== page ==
It wouldn’t seem right to let 2013 disappear without casting a light on some of the ambient-minded highlights of the last twelve months. It’s a year that has seen several experimental musical masters hit new heights, whilst simultaneously there have also been fantastic releases by barely known new artist, all leaving their own unique sonic footprint behind. I’ve cherry picked thirteen of my favourite releases of the year, which should make for a good starting point for anyone who hasn’t delved into the world of ambient/drone yet this year. It’s not a definitive list (no space for that!) so if there’s anything that you strongly feel I should have included do feel free to let me know. Enjoy.
This is ambient drone at its prettiest, with Ryan Potts proving that he’s unafraid to counterbalance heavily processed sounds (think Fennesz) with dashes of organic instrumentation. This is a breeze of a record, one that passes by in what feels like a matter seconds yet leaves enough behind to suggest its true emotional weight.
It would have been easy for Barn Owl to continue down the guitar-centred route of previous releases, but here Caminiti and Porras have opted for an approach based on analogue synthesis. The change integrates so cohesively with their well-established atmospheric qualities that it is almost hard to notice, which is testament to their compositional skill rather than an insinuation that V in any way lacks progression.
The Untuning of the Sky
The Untuning of the Sky is full of fairly obvious tried and tested ambient drone methodology, but that doesn’t alter the fact that it’s a brilliant album. There’s an all-encompassing textural consistency here that some composers have spent their whole careers trying (and failing) to find.
The fact that this release features members of Boris and Sunn O))) may lead you to conclude that this is heading in a doomy direction but on this self-titled release Ensemble Pearl reach a state of psych drone nirvana, with Ghost guitarist Michio Kurahara’s work being particularly euphoric. So euphoric in fact that out of the 300 or so new records I’ve heard this year I’ve named it my overall favourite. If that’s not a recommendation then what is?
Tim Hecker may produce a bad record one day, but Virgins definitely isn’t that record. It’s a challenging, penetrating listen, but one that is arguably provokes more thought about sound as a near physical entity than anything he has ever done before. Predictably essential.
A disorientating mix of sounds from French electroacoustic composer Maximin. At times Infinitesimal lulls one into a false sense of security with its disembodied soundscapes, but at others it has much the same impact as subtler harsh noise releases in that it slowly rearranges your brain without you even noticing.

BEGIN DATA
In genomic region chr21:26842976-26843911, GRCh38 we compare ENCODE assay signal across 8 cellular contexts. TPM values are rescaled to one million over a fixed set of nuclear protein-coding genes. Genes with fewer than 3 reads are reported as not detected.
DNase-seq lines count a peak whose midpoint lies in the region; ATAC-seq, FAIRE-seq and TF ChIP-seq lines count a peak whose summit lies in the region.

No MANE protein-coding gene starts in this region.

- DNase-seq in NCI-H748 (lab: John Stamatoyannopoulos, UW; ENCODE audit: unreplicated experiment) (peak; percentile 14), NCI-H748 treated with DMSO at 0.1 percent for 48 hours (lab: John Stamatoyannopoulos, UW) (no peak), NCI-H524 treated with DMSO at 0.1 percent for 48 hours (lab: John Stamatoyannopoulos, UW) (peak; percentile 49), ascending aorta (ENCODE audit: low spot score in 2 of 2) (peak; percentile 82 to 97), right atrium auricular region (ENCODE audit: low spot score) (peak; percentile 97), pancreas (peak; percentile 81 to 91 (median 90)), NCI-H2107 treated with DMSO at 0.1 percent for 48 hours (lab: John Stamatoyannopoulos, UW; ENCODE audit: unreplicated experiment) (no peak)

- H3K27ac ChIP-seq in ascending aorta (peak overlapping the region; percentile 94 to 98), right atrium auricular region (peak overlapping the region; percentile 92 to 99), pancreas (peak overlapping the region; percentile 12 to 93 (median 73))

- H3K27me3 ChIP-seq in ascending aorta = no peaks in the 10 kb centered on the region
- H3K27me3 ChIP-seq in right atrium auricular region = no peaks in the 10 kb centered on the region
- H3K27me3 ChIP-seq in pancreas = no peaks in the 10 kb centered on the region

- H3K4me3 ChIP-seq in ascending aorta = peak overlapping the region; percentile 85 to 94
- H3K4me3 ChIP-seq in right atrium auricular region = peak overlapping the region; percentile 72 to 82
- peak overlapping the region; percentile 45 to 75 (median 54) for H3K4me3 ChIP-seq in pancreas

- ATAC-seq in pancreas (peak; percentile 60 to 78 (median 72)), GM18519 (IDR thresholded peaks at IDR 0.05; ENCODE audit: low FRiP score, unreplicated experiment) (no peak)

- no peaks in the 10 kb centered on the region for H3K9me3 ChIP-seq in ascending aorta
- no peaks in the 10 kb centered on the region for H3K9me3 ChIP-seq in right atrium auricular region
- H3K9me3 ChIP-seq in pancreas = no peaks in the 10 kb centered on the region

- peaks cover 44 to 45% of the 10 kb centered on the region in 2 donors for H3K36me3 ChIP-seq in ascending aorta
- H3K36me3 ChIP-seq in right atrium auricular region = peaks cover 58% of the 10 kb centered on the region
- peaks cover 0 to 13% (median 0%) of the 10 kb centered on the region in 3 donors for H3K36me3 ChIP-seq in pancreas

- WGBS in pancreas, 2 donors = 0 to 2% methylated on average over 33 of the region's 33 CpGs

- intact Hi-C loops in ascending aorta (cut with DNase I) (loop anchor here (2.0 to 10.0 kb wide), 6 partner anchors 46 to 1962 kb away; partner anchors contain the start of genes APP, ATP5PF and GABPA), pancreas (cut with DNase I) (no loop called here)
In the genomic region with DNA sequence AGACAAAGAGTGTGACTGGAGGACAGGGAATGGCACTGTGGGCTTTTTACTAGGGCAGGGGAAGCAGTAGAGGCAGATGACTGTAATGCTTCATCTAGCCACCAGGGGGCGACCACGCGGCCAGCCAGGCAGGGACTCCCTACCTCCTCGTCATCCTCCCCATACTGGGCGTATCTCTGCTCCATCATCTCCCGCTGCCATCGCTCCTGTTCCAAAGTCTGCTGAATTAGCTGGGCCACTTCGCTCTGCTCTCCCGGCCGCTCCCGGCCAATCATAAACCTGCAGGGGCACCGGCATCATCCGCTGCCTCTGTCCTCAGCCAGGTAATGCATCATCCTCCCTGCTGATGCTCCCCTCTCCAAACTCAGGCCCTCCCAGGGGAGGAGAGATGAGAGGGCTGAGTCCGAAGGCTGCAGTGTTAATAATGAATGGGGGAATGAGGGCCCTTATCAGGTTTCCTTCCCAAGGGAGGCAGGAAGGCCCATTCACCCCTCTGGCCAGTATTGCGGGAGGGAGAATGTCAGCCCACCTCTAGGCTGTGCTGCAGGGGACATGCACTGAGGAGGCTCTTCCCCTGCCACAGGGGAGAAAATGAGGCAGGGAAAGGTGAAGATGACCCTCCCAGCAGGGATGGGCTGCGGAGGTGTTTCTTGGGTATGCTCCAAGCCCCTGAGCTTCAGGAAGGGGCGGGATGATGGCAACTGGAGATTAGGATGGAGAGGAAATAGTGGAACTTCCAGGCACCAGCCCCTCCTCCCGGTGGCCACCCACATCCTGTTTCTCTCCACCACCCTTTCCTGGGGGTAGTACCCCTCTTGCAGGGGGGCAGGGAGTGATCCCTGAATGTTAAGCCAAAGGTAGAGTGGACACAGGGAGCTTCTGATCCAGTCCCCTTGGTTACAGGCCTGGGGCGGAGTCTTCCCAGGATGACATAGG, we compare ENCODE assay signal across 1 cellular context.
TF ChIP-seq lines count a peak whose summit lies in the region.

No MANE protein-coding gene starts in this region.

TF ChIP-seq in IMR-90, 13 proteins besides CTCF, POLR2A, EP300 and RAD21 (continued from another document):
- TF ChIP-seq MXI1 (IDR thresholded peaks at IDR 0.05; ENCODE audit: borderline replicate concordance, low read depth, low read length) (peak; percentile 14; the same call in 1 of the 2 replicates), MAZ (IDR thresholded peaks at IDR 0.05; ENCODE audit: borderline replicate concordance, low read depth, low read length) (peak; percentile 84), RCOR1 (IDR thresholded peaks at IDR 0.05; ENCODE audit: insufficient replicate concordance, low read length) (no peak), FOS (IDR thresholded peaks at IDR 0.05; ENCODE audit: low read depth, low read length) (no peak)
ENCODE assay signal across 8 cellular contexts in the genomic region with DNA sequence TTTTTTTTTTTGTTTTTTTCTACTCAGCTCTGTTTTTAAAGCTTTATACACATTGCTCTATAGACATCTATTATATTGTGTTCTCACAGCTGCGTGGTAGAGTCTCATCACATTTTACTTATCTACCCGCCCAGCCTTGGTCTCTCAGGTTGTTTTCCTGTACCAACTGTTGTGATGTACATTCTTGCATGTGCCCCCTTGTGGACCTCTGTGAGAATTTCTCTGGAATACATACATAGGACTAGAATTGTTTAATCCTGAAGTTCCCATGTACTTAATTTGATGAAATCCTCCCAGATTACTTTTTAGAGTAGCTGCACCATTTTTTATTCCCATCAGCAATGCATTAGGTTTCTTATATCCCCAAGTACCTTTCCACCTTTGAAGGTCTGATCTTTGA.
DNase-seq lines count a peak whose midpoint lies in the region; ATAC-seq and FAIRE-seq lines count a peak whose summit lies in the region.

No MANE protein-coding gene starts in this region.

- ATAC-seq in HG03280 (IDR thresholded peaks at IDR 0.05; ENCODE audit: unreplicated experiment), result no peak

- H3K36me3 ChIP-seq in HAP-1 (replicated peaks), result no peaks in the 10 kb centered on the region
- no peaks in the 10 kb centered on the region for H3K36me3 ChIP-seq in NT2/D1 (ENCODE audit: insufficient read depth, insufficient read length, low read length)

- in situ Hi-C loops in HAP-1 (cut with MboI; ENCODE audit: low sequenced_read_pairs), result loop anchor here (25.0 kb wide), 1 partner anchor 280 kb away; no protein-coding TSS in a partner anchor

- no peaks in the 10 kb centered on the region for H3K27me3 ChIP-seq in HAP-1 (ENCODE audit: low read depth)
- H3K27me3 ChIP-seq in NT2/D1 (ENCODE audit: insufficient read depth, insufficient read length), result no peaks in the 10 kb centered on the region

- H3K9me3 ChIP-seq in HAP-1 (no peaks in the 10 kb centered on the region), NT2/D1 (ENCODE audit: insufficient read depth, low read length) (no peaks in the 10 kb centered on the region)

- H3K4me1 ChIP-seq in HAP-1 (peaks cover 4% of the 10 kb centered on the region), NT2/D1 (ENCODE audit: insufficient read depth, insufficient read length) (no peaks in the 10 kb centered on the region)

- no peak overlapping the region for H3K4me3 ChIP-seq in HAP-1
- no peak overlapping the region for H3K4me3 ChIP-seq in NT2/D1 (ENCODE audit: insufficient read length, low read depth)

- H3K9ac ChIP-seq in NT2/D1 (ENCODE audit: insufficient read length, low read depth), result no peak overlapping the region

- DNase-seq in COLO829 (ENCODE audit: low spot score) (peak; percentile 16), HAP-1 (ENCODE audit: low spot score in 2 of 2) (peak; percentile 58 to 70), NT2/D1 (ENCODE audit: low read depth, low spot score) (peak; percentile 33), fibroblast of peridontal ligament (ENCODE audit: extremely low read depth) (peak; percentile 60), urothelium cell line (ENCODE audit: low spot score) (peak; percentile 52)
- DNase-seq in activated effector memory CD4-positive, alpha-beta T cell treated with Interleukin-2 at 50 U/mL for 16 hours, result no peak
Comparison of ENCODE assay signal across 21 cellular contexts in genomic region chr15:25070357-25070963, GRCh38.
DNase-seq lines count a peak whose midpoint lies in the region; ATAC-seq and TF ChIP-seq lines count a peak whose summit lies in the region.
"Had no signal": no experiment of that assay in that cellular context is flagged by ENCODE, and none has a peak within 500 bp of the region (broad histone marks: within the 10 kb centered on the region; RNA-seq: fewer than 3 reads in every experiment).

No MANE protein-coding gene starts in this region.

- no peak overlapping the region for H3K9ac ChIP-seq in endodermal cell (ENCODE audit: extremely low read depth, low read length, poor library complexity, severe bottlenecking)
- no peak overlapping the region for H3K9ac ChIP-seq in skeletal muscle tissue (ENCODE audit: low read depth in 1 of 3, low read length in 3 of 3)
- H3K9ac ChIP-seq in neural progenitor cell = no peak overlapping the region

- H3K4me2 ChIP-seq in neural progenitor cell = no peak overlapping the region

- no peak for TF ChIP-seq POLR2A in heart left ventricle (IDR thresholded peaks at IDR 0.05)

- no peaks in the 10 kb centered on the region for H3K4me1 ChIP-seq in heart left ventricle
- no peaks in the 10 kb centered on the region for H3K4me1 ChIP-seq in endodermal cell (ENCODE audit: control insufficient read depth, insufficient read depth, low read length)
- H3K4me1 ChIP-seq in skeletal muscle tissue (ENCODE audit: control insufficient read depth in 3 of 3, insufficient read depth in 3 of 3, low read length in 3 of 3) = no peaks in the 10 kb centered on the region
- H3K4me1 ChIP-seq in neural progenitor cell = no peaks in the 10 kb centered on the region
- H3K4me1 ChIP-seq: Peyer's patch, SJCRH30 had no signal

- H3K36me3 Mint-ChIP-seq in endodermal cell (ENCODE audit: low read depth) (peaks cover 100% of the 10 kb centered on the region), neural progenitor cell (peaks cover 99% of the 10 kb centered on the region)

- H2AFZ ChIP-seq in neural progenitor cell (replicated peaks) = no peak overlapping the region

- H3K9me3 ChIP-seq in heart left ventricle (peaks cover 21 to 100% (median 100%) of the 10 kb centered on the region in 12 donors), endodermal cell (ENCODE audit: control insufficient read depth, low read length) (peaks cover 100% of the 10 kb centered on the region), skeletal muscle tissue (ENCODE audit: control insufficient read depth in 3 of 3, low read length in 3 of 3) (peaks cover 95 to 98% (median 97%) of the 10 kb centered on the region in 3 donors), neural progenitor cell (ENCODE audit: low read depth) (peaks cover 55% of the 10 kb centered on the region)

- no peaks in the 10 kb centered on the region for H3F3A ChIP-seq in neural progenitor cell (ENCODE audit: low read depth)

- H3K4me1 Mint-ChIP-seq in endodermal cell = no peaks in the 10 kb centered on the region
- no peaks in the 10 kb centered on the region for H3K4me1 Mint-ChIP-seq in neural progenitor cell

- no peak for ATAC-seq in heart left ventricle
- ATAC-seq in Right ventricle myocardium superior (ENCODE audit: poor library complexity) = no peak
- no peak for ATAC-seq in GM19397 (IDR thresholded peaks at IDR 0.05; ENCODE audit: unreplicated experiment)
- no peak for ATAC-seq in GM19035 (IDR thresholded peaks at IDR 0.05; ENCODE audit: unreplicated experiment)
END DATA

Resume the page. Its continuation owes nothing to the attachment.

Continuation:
Marriage of Metals
Everyone’s favourite drone/noise artist-cum-children’s librarian has produced more haunting works than this, but none quite as hypnotic. Music to travel to another state of being with.
This Greek trio are not dissimilar to how you’d imagine a deconstructed, cello focused Sunn O))) to sound, but there’s more to them than that. You can almost feel the scrape of bow across strings at points, but it’s the atmosphere that sets this one out. Dark ambient music that doesn’t rely on the terrifying potential of dehumanised post-industrial beats.
If you can’t wait any longer for new material from A Winged Victory for the Sullen or Stars of the Lid then this is what you need in your life. Astonishingly gorgeous ambient modern composition from start to finish.
Oliver Barrett’s Petrels project occasionally flattered to deceive on last year’s Haeligewielle, but this is a more consistent release as well as a more sonically diverse one. At times it reaches peaks of heartbreaking intensity, and at others it’s like a soothing emotional sedative.
Where the King Will Land
Charlie Floyd’s first full-length under the Postdrome name, Never Without was promising, but this is so much more than that. This is the sort of record that is equally suitable for blocking out the rest of the world and for soundtracking the humdrum monotony of day to day existence. It’s available for free download so there’s no excuse for missing out.
Event of Your Leaving
A collaboration between Liz Harris and Jefre-Cantu Ledesma. Both have released other great records this year (Harris both in her Grouper guise and with Lawrence English as Slow Walkers) but this is a pretty unique effort. The peacefully haunting sounds that only Harris could come up with collide breathtakingly with the ominous darkness at the heart of all Ledesma’s finest works. Two artists at their most creatively cohesive and immersive.
Movements of Night
If your attention span isn’t long enough for a Basinski odyssey then Amir Abbey’s Secret Pyramid project might just be for you. There’s a similar air of decay to Movements of Night as Basinski’s The Disintegration Loops but it’s far less static, the dynamism of these recordings lending them a pleasingly accessible edge.
So that’s it from me for 2013. May all your Christmas stockings be stuffed with ambient cassette tapes!
One quick final note: Nick Gill from The Monroe Transfer (a band some of you may be familiar with) is currently trying to fund the release of his debut solo ambient record via Kickstarter. You can check out some of his work and make a donation here. The first track sounds great so I suggest contributing if you can!
1) Read the 17 previous Articulate Silences, Ambient Sounds columns and more by Ben.
2) Rolling community thread of 2013's best ambient/neo-classical/drone/etc releases.